The St. Osyth Witch Trials Part 5

Monday, January 15, 2024
By: Helen Brown

The sad story of the women accused of witchcraft did not stay buried. 339 years later, in 1921, men were digging in the sandy soil behind a cottage on Mill Street when their spade hit something hard and two human skeletons were unearthed. The owner of the cottage, Charles Brooker swiftly declared them to be the bones of Ursula Kemp and Elizabeth Bennett, the two women hung for witchcraft. He capitalised on this claim, selling tickets to view the bones and even creating postcards to sell to the visitors. A fire in the cottage saw the skeletons buried under the debris where they remained for 30 years, the fire only adding to the belief that the skeletons were witches capable of causing destruction even from beyond the grave. When Charles’ son, Paul, wanted to build a house on the site the more intact skeleton, thought to be Ursula Kemp, was exhumed and sold to the Witchcraft Museum in Boscastle for £99. From here it was purchased by eccentric artist Robert Lenkiewicz who had a fascination with magic, witchcraft and the occult. He kept the bone in a blue lined coffin in his library and it is said he regularly spoke to them. After Lenkiewicz’s death and the lengthy process of sorting out his estate the body found in Mill Street was returned to the village. On route the skeleton was assessed by osteo-archaeologists who concluded the bones were those of a man in his mid-twenties, not a woman in her fifties. Interestingly, it also appeared that the iron rivets through some of the bones were a later addition, perhaps to substantiate the theory that the skeletons were those of witches. Whoever it belonged to, the skeleton has now been laid to rest in a corner of the Cemetery in St. Osyth in an unmarked grave.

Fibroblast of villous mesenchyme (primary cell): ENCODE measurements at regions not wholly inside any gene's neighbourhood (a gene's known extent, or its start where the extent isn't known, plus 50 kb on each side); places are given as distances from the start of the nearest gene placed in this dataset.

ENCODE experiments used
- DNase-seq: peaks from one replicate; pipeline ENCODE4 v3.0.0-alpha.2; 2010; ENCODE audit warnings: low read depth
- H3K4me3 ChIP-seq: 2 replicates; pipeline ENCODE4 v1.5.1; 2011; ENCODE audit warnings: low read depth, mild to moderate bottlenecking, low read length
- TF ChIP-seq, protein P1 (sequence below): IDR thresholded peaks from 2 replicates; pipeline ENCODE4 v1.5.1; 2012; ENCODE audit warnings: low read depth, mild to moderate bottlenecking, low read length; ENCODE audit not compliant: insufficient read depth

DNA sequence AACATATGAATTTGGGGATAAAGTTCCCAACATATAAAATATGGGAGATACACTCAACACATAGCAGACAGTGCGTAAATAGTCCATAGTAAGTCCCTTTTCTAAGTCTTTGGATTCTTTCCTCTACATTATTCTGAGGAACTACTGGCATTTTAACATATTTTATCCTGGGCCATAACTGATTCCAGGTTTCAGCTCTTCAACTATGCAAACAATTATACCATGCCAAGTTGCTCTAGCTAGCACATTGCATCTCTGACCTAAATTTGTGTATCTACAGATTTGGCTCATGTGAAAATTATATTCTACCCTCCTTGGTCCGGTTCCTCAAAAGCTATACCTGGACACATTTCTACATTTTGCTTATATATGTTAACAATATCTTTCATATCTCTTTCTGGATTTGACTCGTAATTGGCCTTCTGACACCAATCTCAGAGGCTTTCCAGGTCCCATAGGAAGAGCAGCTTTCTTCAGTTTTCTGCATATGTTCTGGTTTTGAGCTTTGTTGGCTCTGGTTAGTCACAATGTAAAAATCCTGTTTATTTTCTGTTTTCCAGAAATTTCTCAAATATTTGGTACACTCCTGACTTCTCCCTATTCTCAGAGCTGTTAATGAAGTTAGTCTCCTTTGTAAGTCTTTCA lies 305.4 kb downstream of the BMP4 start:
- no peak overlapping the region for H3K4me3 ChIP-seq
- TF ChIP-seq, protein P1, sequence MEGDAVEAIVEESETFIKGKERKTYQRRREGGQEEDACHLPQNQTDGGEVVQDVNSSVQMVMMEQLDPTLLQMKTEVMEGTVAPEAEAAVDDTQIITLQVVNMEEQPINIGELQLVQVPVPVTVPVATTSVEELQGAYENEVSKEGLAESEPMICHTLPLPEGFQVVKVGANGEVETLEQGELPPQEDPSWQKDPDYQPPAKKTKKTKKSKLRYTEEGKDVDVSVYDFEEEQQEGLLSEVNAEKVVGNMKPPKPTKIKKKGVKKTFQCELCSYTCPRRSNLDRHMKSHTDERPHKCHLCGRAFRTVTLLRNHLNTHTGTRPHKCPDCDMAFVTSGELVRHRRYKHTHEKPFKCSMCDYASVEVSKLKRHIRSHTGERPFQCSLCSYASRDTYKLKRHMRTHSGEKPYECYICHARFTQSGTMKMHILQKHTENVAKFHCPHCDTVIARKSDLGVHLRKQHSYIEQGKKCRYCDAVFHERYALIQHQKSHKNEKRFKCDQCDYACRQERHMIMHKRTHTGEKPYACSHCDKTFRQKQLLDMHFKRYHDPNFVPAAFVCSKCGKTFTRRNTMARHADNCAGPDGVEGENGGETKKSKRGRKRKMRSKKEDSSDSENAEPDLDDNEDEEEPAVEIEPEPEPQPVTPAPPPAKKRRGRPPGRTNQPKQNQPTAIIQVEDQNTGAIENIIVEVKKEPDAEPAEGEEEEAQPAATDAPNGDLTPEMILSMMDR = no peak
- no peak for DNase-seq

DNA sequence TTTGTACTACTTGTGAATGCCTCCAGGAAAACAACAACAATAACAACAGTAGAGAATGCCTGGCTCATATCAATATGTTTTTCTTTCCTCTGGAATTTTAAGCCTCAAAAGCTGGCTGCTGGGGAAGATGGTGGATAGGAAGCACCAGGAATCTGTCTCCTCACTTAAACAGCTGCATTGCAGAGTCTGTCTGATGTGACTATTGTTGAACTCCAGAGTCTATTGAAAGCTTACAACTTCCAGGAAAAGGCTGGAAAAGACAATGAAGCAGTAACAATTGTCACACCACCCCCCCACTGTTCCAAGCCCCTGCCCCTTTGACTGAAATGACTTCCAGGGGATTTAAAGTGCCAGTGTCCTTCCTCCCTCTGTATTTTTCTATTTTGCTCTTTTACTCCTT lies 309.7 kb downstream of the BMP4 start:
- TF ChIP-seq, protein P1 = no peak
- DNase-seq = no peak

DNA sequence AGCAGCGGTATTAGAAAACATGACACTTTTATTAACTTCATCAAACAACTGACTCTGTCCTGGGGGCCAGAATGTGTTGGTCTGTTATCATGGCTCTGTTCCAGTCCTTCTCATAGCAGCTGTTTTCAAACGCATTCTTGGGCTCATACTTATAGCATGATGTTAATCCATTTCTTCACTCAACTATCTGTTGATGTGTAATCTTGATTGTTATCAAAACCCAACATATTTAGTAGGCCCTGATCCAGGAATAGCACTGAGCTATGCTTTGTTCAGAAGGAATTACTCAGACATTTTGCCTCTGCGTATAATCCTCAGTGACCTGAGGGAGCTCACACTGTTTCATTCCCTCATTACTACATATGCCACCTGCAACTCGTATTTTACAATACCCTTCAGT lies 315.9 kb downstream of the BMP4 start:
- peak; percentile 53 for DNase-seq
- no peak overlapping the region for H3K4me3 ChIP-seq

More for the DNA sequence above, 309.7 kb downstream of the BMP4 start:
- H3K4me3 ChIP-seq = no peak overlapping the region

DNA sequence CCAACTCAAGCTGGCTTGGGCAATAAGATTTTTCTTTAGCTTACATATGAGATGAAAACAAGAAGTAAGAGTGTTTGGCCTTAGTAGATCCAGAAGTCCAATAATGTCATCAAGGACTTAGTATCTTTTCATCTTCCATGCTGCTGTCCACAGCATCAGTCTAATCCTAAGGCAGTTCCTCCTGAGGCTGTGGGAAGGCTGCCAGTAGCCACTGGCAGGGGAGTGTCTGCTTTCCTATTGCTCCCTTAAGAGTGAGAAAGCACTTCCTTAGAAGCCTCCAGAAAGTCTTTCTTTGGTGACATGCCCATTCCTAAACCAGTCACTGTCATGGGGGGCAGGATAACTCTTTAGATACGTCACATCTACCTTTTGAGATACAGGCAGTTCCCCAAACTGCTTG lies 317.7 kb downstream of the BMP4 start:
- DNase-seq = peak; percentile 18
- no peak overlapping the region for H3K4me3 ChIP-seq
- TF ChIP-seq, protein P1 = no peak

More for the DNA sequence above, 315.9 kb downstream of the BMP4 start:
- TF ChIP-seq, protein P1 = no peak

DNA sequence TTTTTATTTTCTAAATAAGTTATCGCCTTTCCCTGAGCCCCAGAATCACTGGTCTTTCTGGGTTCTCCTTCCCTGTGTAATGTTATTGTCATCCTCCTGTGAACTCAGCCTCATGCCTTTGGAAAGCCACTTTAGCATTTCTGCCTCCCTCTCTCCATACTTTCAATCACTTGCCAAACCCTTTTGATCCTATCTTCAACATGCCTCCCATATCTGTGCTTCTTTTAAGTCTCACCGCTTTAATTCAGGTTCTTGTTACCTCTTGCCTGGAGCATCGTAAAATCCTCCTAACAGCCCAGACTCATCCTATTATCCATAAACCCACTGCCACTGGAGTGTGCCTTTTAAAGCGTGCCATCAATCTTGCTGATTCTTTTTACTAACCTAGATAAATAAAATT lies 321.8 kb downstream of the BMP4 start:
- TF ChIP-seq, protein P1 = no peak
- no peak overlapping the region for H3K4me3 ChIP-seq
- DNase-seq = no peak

The story of the women from St. Osyth accused of witchcraft does not rest in peace but remains a fascination for locals and visitors alike. I often wonder why it has such a pull on our imaginations. Perhaps it is all the unknowns creating a sense of mystery and unfinished business. Perhaps it is the injustice surrounding the women who were tried in such a callous and underhanded way for crimes we known they could not have committed. Maybe is it because the St. Osyth witch trials of 1582 were the first in Essex, and England, and it set a precedent for horrendous trials across Europe. Scotland saw four times as many women tried for witchcraft than England, with a much smaller population and they burned them for their crimes. Maybe it is because the people from Essex who emigrated to the Americas and settled in Salem took their superstitions and belief in witchcraft with them creating another witch craze a century later. Perhaps the witch trails represents a past we hope we are far removed from. A time of fear, repression and superstition where men sacrifice others in the pursuit of riches and glory. Looking at this period of history might make us feel superior; feel as though we are thoroughly modern and rational and could never surrender to that way of thinking. I am not so sure.


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